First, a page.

'The young maids, who were not lookers-on at these exercises, were themselves engaged in some diversion; and upon my asking a farmer's son of my own parish what he was gazing at with so much attention, he told me, "That he was seeing Betty Welch," whom I knew to be his sweetheart, pitch a bar."


'In short, I found the men endeavoured to shew the women they were no cowards, and that the whole company strived to recommend themselves to each other, by making it appear that they were all in a perfect state of health, and fit to undergo any fatigues of bodily labour.

Your judgment upon this method of love and gallantry, as it is at present practised among us in the country, will very much oblige,


Your's, &c.'

If I would here put on the scholar and politician, I might inform my readers how these bodily exercises or games were formerly encouraged in all the commonwealths of Greece; from

whence the Romans afterwards borrowed their pentathlum, which was composed of running, wrestling, leaping, throwing, and boxing, though the prizes were generally nothing but a crown of cypress or parsley, hats not being in fashion in those days: that there is an old statute, which obliges every man in England, having such an estate, to keep and exercise the long-bow; by which means our ancestors excelled all other nations in the use of that weapon, and we had all the real advantages, without the inconvenience, of a standing army and that I once met with a book of projects, in which the author considering to what noble ends that spirit of emulation, which so remarkably shews itself among our common people in these wakes, might be directed, proposes that for the improvement of all our handicraft trades there should be annual prizes set up for such persons as were most excellent in their several arts. But laying aside all these political considerations, which might tempt me to pass the limits of my paper, I confess the greatest benefit and convenience that I can observe in these country festivals, is the bringing young people together, and giving them an opportunity of shewing themselves in the most advantageous light. A country fellow that throws his rival upon his back, has generally as good success with their common mistress; as nothing is more usual than for a nimble-footed wench to get a husband at the same time that she wins a smock. Love and marriages are the natural effects of these anniversary assemblies. I must therefore very much approve the method by which my correspondent tells me each sex endeavours to recommend itself to the other, since nothing seems more likely to promise a healthy offspring, or a happy coha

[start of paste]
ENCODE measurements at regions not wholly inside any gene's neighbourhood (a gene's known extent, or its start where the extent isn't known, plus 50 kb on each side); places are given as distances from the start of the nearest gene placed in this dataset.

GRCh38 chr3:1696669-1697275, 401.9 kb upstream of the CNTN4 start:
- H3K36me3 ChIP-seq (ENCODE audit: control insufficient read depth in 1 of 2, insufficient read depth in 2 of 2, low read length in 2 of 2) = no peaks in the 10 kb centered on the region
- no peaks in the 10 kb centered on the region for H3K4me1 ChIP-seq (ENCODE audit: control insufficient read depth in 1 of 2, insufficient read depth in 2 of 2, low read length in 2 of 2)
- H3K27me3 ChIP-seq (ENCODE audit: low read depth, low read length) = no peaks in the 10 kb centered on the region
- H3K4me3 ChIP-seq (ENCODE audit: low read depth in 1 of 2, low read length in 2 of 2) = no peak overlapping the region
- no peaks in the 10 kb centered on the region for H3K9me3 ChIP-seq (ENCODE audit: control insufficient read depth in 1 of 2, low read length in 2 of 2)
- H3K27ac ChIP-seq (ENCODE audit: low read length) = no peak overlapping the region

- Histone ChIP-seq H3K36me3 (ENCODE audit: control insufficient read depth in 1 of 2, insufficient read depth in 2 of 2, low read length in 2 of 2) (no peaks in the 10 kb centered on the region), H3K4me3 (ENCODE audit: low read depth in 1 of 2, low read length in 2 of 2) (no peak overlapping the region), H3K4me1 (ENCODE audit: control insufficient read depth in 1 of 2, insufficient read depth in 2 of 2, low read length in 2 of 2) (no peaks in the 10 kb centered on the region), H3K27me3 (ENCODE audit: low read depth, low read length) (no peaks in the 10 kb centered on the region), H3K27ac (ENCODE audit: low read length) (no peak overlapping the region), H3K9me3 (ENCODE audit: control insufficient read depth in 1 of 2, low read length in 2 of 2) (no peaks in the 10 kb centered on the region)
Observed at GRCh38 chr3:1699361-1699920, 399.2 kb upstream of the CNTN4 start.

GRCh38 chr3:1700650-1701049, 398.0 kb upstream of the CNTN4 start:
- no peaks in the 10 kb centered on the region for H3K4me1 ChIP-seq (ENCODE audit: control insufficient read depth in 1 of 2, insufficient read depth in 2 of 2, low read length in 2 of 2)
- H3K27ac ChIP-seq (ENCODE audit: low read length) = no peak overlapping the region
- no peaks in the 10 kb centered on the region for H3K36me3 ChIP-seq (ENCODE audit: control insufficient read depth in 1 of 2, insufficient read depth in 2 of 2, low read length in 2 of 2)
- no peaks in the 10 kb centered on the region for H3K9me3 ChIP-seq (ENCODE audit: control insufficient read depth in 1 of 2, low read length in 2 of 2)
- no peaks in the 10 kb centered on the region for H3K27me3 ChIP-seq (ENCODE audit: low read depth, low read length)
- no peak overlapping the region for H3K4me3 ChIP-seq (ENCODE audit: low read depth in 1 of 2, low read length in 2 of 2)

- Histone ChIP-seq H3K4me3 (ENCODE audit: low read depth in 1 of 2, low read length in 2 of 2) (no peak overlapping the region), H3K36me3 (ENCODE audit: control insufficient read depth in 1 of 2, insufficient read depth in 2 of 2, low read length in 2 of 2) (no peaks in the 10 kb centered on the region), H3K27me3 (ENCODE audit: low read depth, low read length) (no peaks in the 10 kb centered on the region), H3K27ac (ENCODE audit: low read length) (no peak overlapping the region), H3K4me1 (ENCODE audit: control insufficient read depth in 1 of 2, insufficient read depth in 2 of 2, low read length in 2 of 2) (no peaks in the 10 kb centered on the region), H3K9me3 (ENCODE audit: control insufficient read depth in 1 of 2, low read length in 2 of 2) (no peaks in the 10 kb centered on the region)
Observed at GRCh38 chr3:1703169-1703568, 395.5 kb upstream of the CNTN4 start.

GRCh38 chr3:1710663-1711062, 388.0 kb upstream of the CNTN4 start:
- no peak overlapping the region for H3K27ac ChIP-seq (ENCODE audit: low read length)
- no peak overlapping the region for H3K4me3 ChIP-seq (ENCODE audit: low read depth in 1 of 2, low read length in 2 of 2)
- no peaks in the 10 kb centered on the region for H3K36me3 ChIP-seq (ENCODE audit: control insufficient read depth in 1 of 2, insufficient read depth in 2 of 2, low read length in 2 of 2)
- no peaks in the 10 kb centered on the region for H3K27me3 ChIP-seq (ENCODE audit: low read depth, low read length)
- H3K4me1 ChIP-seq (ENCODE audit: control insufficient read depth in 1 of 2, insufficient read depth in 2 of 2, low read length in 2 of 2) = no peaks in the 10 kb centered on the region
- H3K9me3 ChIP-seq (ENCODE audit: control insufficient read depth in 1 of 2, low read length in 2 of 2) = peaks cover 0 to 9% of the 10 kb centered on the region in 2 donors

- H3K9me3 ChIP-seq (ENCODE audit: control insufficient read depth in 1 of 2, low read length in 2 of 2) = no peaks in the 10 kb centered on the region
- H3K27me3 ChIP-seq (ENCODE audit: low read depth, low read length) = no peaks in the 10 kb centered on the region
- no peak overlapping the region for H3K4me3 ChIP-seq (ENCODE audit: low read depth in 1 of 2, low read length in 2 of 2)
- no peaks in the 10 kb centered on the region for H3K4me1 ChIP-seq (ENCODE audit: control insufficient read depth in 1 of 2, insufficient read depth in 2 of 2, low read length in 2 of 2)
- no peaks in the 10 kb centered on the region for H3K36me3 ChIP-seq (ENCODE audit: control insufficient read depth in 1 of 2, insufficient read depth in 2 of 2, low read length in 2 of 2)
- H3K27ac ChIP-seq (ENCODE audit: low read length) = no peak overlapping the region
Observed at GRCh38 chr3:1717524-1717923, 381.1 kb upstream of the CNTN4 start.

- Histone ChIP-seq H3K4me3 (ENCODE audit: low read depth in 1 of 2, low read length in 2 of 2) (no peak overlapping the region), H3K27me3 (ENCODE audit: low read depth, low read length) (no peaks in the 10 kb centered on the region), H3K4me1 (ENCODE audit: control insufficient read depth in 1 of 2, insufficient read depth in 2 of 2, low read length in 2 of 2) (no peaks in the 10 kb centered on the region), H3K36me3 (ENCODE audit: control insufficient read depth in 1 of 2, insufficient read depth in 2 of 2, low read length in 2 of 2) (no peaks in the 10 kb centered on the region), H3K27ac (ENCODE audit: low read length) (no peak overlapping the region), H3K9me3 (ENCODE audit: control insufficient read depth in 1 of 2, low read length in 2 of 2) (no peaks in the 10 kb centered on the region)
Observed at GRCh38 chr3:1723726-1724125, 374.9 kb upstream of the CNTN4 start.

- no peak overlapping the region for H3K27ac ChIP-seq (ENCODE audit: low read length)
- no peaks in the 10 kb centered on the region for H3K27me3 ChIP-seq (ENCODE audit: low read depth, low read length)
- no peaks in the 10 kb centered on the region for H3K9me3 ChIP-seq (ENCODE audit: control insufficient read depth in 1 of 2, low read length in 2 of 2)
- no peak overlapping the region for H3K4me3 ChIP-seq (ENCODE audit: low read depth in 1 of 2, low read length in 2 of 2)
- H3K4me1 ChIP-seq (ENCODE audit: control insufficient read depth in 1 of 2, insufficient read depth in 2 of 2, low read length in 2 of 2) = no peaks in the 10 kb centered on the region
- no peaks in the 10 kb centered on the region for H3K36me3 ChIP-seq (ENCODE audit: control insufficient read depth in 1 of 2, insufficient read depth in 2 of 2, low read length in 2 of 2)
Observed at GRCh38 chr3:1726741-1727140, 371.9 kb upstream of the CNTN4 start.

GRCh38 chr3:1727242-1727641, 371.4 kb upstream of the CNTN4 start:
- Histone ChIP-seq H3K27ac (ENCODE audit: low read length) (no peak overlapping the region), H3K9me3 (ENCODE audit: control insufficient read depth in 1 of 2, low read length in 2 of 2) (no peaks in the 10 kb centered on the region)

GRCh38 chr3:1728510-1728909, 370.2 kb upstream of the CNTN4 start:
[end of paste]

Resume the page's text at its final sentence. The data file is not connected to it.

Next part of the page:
bitation. And I believe I may assure my country friend, that there has been many a court lady who would be contented to exchange her crazy young husband for Tom Short, and several men of quality who would have parted with a tender yoke-fellow for Black Kate.

am the more pleased wit having love made the principal end and design of these meetings, as it seems to be most agreeable to the intent for which they were at first instituted, as we are informed by the learned Dr. Kennet,* with whose words I shall conclude my present paper.

'These wakes, says he, were in imitation of the ancient dyάal, or love-feasts; and were first established in England by Pope Gregory the Great, who, in an epistle to Miletus the abbot, gave orders that they should be kept in sheds or arbories made up with the branches or boughs of trees round the church.'

He adds, that this laudable custom of wakes prevailed for many ages, until the nice puritans began to exclaim against it as a remnant of popery; and by degrees the precise humour grew so popular, that at an Exeter assizes the Lord Chief Baron Walter made an order for the sup pression of all wakes; but on Bishop Laud's complaining of this innovating humour, the king commanded the order to be reversed.' X.

* In his Parochial Antiquities, 4to. 1695, p. 610, 614.